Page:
Human Resources Blog - Spark Hire

Successfully (And Safely) Resolving Office Conflicts

Though you may feel like resorting to physical measures when a problem arises at work, office conflicts must be resolved in a professional manner in order to protect the careers of everyone involved. Inter-office issues can make going to work each day a drag, so make it a point to find a solution before the situation gets blown way out of proportion. Here are some tips for safely and successfully resolving an office conflict:

Get to the root of a conflict

Just like a fight with a significant other or a family member, office conflicts are often not about the issue that seems to have caused the whole incident. You may think you’re fighting about who fails to refill the coffee pot in the break room, when really you’re arguing over a division of labor at work. If you find yourself engaged in battle over a seemingly trivial matter, take a step back and think about if there’s a larger issue coming into play.

Don’t get passive aggressive

Office conflicts tend to escalate when employees take passive aggressive measures to express themselves. Instead of writing a note that says that the pigs you work with need to clean the fridge, find a more diplomatic and upfront way to voice the concerns at hand. Can you send an e-mail explaining why it’s a problem when people continuously leave their moldy food in the fridge? Can you try having a face-to-face conversation with the primary offenders? Treating others with respect as you voice a concern is a key part of preventing a disagreement from escalating into a major in-office war.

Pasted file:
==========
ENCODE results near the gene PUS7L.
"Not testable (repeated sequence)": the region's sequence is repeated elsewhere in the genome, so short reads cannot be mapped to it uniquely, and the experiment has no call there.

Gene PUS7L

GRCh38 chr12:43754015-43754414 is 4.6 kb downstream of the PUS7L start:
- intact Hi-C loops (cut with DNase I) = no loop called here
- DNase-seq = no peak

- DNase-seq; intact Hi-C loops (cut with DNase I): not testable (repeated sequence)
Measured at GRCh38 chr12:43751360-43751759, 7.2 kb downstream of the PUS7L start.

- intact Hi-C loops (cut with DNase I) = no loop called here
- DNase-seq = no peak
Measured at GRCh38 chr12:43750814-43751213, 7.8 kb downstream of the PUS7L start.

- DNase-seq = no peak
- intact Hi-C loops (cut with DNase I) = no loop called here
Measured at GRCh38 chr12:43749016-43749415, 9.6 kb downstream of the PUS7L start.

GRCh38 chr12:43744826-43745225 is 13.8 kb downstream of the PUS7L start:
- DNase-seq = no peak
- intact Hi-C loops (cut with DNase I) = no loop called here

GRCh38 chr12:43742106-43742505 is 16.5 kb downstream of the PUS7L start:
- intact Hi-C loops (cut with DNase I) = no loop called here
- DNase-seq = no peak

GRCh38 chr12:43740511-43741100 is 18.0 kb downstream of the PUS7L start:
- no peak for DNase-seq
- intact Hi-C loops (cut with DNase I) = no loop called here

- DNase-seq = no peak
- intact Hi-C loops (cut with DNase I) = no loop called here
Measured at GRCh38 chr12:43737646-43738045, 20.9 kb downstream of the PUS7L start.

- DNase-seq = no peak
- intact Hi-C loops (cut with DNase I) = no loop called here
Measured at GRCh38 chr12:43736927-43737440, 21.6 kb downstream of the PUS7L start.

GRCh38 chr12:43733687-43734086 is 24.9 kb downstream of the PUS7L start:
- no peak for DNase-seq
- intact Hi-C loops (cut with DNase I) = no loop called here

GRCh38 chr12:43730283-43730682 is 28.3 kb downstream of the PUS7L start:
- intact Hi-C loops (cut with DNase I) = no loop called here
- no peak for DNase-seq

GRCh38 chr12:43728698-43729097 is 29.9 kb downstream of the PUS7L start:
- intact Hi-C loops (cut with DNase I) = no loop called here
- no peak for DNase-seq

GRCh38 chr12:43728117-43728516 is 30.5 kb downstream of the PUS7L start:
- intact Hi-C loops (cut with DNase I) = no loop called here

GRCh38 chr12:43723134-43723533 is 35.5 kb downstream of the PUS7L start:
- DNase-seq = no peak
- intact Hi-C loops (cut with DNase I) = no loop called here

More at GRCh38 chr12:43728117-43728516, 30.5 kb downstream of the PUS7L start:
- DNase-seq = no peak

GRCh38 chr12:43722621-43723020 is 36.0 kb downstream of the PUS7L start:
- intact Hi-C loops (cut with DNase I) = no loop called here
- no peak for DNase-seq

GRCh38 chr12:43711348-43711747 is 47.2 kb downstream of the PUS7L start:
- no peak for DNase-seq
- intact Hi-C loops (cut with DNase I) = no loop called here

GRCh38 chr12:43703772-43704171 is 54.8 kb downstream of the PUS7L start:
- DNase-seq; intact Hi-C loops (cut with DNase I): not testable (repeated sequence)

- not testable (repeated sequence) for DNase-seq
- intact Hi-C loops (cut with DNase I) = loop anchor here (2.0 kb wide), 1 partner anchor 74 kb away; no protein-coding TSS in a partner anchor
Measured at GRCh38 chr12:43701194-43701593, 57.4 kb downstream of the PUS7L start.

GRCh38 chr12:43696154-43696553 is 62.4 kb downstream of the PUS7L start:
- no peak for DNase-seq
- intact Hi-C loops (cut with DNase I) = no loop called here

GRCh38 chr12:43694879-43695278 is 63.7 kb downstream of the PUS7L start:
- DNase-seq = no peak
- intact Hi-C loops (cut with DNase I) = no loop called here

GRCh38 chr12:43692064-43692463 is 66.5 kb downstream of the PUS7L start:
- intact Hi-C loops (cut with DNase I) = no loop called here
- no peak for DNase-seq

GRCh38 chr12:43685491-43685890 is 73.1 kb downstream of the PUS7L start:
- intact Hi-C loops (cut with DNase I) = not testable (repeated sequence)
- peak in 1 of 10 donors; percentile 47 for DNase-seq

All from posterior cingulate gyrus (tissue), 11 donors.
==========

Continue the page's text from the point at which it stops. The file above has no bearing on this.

Think about how your actions look to others

Again, being passive aggressive or cheeky may feel better than having a hard conversation with a colleague, but this behavior often does more damage in the long run. While you think you’re being cute by writing notes all over the office about cleaning up after yourself, turning the lights off, and keeping the door shut, others may find this behavior degrading or insulting. Think about how your actions may appear to others. If there’s a chance that your words or behavior could be misconstrued, try approaching the situation in a more direct way.

Don’t be a tattletale

There are few things more annoying than a colleague who must run to the higher-ups whenever an issue occurs. Make sure that you’re not this person when an office conflict arises. Do you really need to tell your manager if your co-worker is blasting music loudly in their cube? Probably not. It’s likely that you could take up the issue with the co-worker on your own, without a manager involved. The individual will probably appreciate you being direct with them instead of making the situation into a bigger deal than it needs to be. However, with that said, if it becomes clear that the issue isn’t getting better, don’t be afraid to bring in additional assistance.

Regardless of the type of office in which you work, conflict is inevitable. To keep small issues from escalating quickly, use a direct, non-threatening approach with your co-workers.

How do you minimize conflict in your office? 

Lauren Levine

Lauren Levine is a copywriter/blogger who contributes to a number of magazines and websites including The Frisky, USA Today, and others. She also authors her own blog called Life with Lauren. She loves cooking, anything on the E! network, and is trying to convince herself that running isn't so bad.